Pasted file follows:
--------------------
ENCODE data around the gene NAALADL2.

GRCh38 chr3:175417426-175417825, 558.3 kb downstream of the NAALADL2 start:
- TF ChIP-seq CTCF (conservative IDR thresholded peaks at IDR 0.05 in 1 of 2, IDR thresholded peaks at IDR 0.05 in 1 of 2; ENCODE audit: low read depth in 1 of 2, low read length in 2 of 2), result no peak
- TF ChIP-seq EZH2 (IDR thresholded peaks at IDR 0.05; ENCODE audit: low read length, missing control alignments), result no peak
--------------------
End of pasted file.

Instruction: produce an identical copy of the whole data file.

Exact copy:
ENCODE data around the gene NAALADL2.

GRCh38 chr3:175417426-175417825, 558.3 kb downstream of the NAALADL2 start:
- TF ChIP-seq CTCF (conservative IDR thresholded peaks at IDR 0.05 in 1 of 2, IDR thresholded peaks at IDR 0.05 in 1 of 2; ENCODE audit: low read depth in 1 of 2, low read length in 2 of 2), result no peak
- TF ChIP-seq EZH2 (IDR thresholded peaks at IDR 0.05; ENCODE audit: low read length, missing control alignments), result no peak